Our study reveals the effects of whole clusters and stem inclusions in the fermentation process on the sensory characteristics of New Zealand Pinot noir wines, as perceived by consumers and experts. A complete grape destemming practice demonstrates the potential to introduce fresh aromas to Pinot noir wines, especially when combined with moderate whole cluster inclusions, adding complexity, floral notes, and a distinct smoky bouquet flavour. On the other hand, wines, when exclusively produced from whole cluster inclusions, exhibit pronounced bitterness, acidity, and stalkiness. A similar trend was observed in wines with a moderate proportion of stem inclusion, which were strongly associated with higher concentrations of phenolic compounds, especially epicatechin. Interestingly, high stems inclusion does not show a significant relationship with the key sensory aspects.

Relationship between epicatechin and wine quality and preference

The interplay between grape components and processing techniques is important in shaping the final composition of Pinot noir wines. For instance, phenolic compounds such as epicatechin are responsible for bitterness, which can have a significant effect on the wine quality. In this research, the Correspondence Analysis (CA) highlights the potential adverse impact of high epicatechin concentrations on quality, especially in wines exclusively using whole clusters inclusions (WC). Surprisingly, wines with moderate whole cluster inclusions (DE/WC) did not have high epicatechin concentrations compared to the other wine treatments. This resulted in these wines having a higher acceptability among consumers. The significant presence of this compound, particularly in wines with moderate stem inclusions, not only correlated with unfavourable sensory attributes in the product, but also with unpleasant sensations for consumers, and lower quality ratings expressed by wine experts.

Impact of moderate whole cluster inclusion on wine quality and preference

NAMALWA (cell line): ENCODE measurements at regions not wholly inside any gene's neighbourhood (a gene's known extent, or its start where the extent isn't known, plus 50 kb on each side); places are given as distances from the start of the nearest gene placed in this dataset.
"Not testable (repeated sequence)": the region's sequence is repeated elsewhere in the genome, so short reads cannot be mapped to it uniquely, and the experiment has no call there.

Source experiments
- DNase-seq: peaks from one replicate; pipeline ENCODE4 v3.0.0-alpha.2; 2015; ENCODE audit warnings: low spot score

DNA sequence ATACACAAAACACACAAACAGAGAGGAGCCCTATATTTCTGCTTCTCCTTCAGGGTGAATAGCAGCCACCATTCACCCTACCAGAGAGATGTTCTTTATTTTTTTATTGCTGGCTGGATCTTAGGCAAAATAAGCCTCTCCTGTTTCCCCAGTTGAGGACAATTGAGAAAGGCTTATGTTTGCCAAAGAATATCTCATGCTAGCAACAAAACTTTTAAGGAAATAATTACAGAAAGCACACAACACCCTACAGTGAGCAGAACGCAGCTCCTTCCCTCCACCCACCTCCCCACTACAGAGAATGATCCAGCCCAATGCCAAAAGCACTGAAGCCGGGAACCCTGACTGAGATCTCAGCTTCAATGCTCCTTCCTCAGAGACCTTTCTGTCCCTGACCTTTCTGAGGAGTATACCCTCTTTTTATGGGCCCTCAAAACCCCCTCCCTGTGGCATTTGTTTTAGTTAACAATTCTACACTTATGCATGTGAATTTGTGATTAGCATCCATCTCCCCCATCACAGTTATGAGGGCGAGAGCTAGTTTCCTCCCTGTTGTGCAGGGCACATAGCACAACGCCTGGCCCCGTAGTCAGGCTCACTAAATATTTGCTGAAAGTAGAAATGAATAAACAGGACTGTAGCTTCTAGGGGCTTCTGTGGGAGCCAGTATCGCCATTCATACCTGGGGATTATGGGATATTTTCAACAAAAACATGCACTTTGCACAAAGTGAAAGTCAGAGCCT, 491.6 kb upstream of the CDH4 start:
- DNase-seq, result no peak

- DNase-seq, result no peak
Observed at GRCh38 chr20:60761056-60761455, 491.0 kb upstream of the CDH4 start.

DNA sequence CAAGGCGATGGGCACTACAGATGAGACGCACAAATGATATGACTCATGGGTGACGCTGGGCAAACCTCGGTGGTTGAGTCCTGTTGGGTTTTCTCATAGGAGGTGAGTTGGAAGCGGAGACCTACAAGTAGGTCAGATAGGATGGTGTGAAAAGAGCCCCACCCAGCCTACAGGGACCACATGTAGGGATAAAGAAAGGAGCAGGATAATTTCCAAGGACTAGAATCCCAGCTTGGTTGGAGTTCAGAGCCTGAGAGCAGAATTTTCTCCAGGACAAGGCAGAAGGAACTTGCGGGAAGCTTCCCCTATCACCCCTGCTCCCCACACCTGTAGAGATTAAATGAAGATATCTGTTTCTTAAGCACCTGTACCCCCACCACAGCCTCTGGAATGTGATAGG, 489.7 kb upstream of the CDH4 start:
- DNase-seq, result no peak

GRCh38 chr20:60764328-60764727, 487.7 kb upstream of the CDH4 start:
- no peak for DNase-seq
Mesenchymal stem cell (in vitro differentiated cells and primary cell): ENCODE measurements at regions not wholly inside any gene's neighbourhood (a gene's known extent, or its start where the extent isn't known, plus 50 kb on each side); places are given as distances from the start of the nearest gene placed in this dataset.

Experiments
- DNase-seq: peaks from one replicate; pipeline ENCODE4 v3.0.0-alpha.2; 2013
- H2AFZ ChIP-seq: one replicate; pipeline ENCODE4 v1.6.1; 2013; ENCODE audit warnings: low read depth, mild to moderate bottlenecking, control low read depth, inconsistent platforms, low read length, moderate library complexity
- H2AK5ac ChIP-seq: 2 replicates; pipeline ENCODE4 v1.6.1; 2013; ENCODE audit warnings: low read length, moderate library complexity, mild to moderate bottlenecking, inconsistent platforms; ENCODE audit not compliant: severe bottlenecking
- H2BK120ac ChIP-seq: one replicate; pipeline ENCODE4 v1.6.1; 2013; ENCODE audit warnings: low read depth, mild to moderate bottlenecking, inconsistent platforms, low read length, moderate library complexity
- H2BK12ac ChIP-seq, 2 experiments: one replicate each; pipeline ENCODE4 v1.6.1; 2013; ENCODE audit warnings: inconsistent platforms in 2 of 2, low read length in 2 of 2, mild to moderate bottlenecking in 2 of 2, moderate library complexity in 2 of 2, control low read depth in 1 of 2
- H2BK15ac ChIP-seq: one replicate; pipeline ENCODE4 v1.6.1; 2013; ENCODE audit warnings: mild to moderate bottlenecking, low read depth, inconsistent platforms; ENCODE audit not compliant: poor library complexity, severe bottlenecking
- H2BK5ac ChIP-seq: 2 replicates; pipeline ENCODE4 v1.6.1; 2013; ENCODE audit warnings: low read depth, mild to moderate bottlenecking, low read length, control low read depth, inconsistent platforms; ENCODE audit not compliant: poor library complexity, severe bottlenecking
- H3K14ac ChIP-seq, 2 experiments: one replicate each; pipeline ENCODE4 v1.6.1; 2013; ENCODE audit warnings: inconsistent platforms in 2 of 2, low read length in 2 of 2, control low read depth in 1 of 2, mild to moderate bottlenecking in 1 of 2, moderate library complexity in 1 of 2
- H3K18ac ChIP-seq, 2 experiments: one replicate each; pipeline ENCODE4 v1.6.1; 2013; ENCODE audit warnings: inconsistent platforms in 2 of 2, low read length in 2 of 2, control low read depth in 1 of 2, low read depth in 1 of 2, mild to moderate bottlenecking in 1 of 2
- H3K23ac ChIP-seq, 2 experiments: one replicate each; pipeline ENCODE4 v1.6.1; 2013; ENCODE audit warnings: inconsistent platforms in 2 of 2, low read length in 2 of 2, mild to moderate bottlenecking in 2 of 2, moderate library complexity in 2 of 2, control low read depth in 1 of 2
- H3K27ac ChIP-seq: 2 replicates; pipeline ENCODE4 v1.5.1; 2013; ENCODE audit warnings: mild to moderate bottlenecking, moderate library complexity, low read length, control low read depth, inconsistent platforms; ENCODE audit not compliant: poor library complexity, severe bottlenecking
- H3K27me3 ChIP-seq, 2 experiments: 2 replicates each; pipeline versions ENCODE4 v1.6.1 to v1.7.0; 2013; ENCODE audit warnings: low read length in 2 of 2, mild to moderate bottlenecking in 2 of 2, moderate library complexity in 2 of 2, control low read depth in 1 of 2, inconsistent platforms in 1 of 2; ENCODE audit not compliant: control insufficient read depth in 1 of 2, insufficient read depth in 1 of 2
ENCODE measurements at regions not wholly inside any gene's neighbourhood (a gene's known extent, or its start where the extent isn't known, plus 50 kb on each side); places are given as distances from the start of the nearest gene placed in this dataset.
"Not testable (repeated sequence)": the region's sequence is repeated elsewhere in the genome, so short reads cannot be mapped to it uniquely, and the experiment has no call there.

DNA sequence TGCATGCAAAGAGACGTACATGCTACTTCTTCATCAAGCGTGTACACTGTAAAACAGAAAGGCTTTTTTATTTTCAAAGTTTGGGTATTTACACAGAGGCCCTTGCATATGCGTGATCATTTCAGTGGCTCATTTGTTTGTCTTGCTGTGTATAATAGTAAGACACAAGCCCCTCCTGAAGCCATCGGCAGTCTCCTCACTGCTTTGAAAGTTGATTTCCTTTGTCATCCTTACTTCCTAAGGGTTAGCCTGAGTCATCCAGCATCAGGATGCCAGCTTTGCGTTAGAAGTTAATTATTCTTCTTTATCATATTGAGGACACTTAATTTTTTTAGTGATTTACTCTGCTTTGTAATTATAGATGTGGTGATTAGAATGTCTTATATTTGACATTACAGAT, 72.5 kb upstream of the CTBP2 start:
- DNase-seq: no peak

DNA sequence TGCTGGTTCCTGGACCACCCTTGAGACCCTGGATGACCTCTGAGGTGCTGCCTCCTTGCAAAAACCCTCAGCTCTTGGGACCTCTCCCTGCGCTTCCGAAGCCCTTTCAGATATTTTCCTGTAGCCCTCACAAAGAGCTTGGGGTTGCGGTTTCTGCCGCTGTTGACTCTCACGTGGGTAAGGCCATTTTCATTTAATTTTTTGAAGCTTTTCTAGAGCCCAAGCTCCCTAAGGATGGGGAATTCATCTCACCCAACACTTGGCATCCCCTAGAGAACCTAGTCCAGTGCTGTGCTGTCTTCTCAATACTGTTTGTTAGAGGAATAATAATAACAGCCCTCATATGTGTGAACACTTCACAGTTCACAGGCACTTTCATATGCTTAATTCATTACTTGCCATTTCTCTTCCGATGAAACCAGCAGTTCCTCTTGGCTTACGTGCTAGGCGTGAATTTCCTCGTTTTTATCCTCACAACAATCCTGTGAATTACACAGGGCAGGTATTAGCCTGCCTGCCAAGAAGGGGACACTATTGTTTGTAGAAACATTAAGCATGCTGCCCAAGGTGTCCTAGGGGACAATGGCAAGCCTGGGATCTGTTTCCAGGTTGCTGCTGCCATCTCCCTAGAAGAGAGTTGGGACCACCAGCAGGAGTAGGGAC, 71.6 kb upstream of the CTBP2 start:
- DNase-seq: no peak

The prominent presence of the “smoky” attribute in Pinot noir wines with moderate whole cluster inclusions, aligns with the positive association between smoky notes and the perception of sensory complexity. Previous studies indicate that the presence of compounds related to smoky aromas, such as lignin and volatile phenols, contributes to the impression of sophistication and quality in red wines. Additionally, the consistent correlation between flavour complexity perceived by consumers and the perception of quality by experts helps to understand the “smoky” attribute importance on the overall appreciation of the wine.

Influence of emotions on consumer preference

The interaction between consumer perceptions and emotions is a contributing factor in wine preferences. Emphasising attributes such as freshness and floral flavours had a positive effect on emotions. In contrast, the effects of bitterness and stalky were drivers of unpleasant emotions. The positive or negative perception of aromas by the olfactory system is closely linked to the limbic system, which plays an essential role in forming emotional memories associated with these aromas. Thus, elements that evoke negative emotions can decrease the likelihood of purchasing a wine in the future, while positive emotions not only shape immediate perceptions but also forge lasting connections with the product.

Conclusions and implications

In conclusion, this study validates important links in various aspects of Pinot noir wines, such as their quality, chemical compositions, sensory, and emotional impacts. It provides evidence to enhance winemaking practices and consumer experiences. As we collect more data, we aim to draw broader conclusions useful for the wine industry and enthusiasts. This study offers insights into wine perception dynamics, potentially guiding the industry in understanding the connections of whole cluster and stem inclusions with the quality of wines. Addressing these factors is key to producing wines with high quality and acceptability.

About the project

This three year project aimed to identify ‘green’ and ‘herbaceous’ notes in New Zealand Pinot noir wines that drive judgements of high or low quality. This PhD project was conducted within the Department of Wine, Food and Molecular Biosciences of the Faculty of Agriculture and Life
Sciences at Lincoln University, and it is supported by Bragato Research Institute. It was funded by the Pinot Noir Programme and New Zealand Winegrowers levies.